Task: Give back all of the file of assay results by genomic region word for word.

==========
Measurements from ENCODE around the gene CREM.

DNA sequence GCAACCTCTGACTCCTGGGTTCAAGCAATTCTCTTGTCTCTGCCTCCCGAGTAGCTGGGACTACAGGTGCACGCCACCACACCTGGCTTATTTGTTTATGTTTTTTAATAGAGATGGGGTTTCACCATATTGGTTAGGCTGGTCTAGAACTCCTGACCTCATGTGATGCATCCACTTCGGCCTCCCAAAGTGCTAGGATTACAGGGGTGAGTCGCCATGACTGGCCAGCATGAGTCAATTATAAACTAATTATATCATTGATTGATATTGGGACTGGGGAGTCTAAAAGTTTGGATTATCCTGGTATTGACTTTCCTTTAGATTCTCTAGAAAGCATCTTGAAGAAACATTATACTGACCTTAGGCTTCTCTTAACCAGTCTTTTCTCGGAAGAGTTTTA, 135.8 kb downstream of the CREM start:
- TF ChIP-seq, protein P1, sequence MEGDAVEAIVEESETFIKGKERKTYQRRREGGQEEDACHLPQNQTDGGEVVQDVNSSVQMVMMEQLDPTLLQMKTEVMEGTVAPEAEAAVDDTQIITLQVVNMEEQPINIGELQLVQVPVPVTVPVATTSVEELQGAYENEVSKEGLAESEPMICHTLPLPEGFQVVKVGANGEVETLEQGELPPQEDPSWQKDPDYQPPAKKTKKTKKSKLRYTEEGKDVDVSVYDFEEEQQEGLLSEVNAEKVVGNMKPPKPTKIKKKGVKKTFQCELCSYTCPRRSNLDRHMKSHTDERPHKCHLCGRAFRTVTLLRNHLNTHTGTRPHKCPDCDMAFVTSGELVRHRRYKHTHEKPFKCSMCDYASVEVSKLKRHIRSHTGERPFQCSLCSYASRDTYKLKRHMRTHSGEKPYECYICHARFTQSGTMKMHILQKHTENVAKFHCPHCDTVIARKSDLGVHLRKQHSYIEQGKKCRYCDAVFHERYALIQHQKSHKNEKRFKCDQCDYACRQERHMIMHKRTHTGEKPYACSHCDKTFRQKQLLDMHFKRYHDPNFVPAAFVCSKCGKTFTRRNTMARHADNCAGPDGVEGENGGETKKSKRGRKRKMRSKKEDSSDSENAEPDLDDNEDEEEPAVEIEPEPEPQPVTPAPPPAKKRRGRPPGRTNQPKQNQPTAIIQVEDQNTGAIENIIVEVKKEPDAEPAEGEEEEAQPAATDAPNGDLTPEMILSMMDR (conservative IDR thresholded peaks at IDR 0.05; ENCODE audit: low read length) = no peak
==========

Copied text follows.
Measurements from ENCODE around the gene CREM.

DNA sequence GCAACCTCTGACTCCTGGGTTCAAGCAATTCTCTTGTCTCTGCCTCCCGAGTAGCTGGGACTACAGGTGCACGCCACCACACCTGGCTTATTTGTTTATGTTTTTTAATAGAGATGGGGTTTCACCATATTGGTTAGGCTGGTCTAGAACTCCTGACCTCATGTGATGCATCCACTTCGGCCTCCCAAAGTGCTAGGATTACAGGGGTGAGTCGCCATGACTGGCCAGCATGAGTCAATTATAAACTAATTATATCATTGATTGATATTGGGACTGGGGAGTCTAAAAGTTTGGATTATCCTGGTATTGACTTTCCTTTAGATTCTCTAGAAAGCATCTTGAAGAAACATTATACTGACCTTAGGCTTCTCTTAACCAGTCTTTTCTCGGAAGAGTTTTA, 135.8 kb downstream of the CREM start:
- TF ChIP-seq, protein P1, sequence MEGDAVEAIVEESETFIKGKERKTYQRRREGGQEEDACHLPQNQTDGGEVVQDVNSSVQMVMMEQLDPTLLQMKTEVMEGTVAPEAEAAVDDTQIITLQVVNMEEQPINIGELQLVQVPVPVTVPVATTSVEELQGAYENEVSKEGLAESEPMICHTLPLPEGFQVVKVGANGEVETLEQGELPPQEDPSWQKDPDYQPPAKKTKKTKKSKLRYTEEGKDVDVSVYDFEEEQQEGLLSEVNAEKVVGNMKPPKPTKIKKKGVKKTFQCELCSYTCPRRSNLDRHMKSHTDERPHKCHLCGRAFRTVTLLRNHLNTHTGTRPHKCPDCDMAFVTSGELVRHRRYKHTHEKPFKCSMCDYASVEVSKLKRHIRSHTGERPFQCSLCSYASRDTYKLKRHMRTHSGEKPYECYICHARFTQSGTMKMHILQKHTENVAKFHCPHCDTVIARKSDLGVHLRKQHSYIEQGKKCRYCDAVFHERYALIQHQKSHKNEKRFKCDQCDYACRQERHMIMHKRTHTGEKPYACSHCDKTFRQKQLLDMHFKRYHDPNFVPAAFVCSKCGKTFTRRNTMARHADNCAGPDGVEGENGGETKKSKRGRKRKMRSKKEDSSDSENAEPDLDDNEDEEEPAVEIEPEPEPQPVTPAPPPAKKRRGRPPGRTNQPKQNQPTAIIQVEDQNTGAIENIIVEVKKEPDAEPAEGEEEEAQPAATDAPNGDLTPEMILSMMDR (conservative IDR thresholded peaks at IDR 0.05; ENCODE audit: low read length) = no peak